Forgetting your lines
In Amanda Palmer’s book The Art of Asking, she puts into words something that I’ve slowly, very, very slowly been discovering over the past five years or so. Probably even longer.
Professionals know they’re winging it. Amateurs pretend they’re not.
At David Lawson’s Astoria Bookshop Storytelling Show the other day, I told a story about setting a toilet on fire in middle school. And just as I paint a picture of sitting in the principal’s office, I blank. Completely. It’s almost like I forget I’m telling a story. I’m just looking out at the people in the chairs.
I start to see the concern in their faces.
I get it. Everyone has this fear of blanking in front of an audience. Forgetting your lines. Getting it wrong, or worse, not getting it perfect.
When I’m younger, I’m on stage a lot, and I do worry about being perfect, and since we’re being honest here, I judge the people who aren’t. It’s even possible I make a less than charitable comment or two behind their backs.
But when I go back on stage after 15-year hiatus, I notice something I never did before. Those foibles, the mistakes, the unpredictable moments? They’re amazing.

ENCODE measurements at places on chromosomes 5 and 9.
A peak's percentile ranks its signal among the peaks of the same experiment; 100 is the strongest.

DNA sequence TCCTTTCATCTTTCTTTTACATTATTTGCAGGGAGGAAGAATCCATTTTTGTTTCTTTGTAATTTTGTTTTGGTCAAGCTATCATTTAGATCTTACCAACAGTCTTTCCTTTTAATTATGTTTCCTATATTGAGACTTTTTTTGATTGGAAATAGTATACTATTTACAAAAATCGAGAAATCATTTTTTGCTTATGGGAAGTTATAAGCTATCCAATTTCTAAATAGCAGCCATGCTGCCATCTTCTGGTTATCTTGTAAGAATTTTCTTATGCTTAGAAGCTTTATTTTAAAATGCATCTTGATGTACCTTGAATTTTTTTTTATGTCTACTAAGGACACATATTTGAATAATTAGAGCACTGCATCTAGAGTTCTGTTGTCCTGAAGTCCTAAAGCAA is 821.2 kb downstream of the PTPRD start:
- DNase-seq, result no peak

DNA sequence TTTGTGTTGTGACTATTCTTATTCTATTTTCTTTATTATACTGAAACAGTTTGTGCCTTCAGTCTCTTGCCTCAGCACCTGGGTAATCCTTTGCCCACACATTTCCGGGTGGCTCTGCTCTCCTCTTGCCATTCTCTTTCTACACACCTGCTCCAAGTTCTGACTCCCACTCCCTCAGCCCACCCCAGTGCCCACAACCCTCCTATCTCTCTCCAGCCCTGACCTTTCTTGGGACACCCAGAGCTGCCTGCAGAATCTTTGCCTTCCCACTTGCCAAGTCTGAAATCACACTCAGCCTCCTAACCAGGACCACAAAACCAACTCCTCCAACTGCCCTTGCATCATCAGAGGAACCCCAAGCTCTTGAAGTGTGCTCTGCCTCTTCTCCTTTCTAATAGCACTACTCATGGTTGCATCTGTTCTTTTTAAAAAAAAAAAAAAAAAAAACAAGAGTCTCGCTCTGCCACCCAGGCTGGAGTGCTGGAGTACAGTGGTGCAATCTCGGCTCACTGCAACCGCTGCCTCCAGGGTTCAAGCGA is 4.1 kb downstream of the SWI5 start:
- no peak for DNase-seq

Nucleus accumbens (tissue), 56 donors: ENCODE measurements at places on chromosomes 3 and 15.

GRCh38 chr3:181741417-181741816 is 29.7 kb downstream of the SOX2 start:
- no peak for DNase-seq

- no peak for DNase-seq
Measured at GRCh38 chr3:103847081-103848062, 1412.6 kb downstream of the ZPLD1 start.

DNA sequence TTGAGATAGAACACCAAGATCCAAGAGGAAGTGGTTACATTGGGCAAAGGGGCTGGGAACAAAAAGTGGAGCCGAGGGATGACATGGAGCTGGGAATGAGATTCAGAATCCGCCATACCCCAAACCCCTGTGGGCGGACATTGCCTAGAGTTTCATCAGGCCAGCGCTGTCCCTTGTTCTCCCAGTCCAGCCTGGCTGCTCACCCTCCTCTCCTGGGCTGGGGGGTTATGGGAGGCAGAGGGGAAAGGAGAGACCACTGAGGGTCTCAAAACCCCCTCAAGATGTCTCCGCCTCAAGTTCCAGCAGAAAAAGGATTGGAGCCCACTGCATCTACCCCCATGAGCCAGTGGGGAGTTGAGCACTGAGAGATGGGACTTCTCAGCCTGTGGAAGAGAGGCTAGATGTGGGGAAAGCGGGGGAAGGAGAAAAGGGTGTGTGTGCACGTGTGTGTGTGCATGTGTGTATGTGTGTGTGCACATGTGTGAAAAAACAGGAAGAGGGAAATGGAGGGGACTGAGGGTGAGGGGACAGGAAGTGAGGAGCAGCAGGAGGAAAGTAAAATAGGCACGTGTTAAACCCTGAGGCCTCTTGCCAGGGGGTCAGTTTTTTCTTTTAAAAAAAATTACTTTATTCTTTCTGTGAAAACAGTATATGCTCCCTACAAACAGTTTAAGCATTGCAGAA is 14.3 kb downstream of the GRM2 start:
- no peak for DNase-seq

If you learn to embrace them, that is. And yes, that’s scary, but it can be so cool.
I’m on stage for Bye Bye Birdie nine years ago, playing Albert Peterson, and I’m on the phone with Henry Luce. The prop phone falls off the wall to the ground. “I’m sorry about that Mr. Peterson,” says Mrs. MacAfee (my brilliant actor friend Lisa Lynds). Without thinking, just being me, I say, “It’s okay, I’m pretty sure he’ll call back.”
That laughter from the audience was so real. And in the second act, I walk out for a scene where I sing Talk to Me over a prop pay phone and it crashes to the floor. I look at it for a second, turn out to the world and ponder: “What’s up with the phones in this town?”
Those are the two clearest memories I have of that show, and they get me the job that gets me into Equity.
I guess it’s living in the moment, not hiding anything from the audience, just allowing yourself to be vulnerable. Here we go, and we have no idea what’s gonna happen. Or in Palmer’s words, we’re winging it. Together.
And in Astoria, when I see the looks of concern, I know you’re all on my side. You want me to get this because you can feel this moment a little too acutely. And it feels vulnerable.
How about that, I say. Completely forgot where I was for a moment, a 13-year-old boy at the Georgia State Latin Convention with a pack of matches and a toilet to burn.
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